The Immensity of Human Potential

Principles, puzzles and progress.


13 Ways To Live a Life of Purpose In Your 20's

I spent a large chunk of time thinking about how to minimise regret in the future. The result was 13 principles that I'm trying to live by today. They provide direction and a reason to remain disciplined.

Five Pieces of The Education Puzzle

I recently became an uncle. Over the past 6 months, I’ve watched my niece grow into a person, with her own unique laugh, smile and personality. It’s been phenomenally interesting to see how we learn when we’re in an environment that isn’t specifically designed for learning.

8 Essays on Programming That Are Worth Your Time

With each read, I find these essays become more and more valuable. They detail the thought processes of the best engineers in the world. They provide insight into how they formulate and articulate problems, communicate them to others, and go about solving them.


I donated blood for the first time last week.

15 minutes to sign up, test my iron levels, and extract one pint of life juice from my left arm. They say that each pint saves up to 3 lives. Whether that's true or not is irrelevant. The part that impresses me is how efficient the entire process is.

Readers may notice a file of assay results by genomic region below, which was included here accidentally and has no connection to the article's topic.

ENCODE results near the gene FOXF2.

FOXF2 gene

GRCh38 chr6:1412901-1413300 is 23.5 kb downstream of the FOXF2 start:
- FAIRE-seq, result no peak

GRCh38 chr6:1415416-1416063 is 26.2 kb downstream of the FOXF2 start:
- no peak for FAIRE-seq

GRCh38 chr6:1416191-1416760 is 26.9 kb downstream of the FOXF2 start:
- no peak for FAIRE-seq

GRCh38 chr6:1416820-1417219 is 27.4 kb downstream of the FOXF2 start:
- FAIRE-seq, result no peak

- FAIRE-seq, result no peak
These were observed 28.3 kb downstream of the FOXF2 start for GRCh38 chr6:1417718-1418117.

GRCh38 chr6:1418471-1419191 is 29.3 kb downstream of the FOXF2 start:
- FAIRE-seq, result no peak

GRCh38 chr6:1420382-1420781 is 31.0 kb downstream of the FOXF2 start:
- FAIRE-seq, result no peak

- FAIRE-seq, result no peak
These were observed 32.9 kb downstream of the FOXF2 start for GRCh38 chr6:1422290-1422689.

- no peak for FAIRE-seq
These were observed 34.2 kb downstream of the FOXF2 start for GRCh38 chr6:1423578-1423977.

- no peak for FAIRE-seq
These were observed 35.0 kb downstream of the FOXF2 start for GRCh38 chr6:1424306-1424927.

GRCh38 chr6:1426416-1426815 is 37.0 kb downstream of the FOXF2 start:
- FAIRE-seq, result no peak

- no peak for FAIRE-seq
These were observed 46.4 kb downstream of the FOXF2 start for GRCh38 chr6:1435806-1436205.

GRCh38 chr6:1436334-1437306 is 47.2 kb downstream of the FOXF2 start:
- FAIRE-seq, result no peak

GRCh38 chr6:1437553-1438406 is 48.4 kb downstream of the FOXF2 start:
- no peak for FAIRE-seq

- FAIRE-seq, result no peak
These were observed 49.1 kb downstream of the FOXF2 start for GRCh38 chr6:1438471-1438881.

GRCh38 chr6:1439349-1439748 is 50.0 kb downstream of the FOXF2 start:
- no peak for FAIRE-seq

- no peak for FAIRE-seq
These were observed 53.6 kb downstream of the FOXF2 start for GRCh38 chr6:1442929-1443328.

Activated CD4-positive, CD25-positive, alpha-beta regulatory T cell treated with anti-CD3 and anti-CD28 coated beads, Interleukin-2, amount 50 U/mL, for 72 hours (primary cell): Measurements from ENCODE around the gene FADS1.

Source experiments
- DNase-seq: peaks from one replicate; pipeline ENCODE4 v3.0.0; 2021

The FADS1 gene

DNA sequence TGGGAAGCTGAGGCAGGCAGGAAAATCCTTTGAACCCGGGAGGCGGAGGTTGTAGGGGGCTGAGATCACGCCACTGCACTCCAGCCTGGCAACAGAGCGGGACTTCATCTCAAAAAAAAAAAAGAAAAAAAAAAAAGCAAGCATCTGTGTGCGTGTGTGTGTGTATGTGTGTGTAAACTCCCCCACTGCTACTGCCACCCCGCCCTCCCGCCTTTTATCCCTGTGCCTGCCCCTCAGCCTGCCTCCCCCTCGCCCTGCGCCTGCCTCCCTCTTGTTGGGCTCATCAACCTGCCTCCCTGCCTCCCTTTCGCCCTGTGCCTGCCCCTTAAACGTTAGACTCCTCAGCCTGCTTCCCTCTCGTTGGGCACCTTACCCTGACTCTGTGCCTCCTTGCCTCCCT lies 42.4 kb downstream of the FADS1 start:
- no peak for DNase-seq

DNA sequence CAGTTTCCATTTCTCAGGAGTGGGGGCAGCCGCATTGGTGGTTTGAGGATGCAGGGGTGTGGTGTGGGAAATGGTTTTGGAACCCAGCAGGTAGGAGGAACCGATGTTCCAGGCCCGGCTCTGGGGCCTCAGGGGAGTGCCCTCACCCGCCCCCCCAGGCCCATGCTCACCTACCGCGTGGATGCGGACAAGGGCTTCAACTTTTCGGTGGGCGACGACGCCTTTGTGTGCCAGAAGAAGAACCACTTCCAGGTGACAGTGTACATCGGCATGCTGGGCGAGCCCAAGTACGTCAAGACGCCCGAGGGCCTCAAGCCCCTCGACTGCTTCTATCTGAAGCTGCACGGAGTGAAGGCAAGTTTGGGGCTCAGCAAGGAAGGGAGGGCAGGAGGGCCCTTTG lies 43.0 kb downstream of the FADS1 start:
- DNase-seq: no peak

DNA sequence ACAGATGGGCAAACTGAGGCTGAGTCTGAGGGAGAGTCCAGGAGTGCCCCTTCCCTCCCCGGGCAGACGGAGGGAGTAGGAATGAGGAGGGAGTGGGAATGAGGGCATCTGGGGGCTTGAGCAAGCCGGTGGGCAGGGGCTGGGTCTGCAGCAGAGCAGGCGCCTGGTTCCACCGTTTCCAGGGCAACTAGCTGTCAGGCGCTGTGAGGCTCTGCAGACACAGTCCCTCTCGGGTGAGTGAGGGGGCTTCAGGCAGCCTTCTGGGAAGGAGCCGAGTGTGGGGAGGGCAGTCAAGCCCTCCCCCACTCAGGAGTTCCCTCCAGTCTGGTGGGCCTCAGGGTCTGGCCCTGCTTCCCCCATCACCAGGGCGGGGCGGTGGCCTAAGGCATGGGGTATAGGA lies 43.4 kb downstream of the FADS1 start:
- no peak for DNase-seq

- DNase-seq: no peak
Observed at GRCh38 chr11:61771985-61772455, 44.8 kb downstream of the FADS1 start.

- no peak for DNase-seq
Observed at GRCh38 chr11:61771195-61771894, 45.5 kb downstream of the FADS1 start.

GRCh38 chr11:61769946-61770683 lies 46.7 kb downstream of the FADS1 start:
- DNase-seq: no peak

A combination of technology, training, personnel and a keen focus on completing the job at hand leads to impressive operations and impressive results.

Humans have a staggering capacity to achieve great things and we each have the opportunity to play a role in that.


Regression Is Progress

"We believe that progress is always forward and always going up, that if we stall out on a plateau or if our progress slows down in any fashion we are failing. Progress is more complicated than yes or no."

Common Causes of Very Bad Decisions

It's easier to avoid stupidity than to achieve greatness. This article highlights a bunch of ways to avoid stupidity.

That’s all for this week. Have a great one!


Why do criminals receive medical treatment?

On ignorance, Hitler, and Emerson.


When I was young, I was shocked when I found out that criminals injured during the act still received medical treatment. They were criminals. They were wrong. Why were we helping them?

I thought things were very black and white back then. Regardless of what you told me, my mind wasn't changing. I was ignorant, but can you expect a 4-year-old not to be?

20 years later, I see the error in my thinking. The world isn't black and white. It's a complicated grey mess.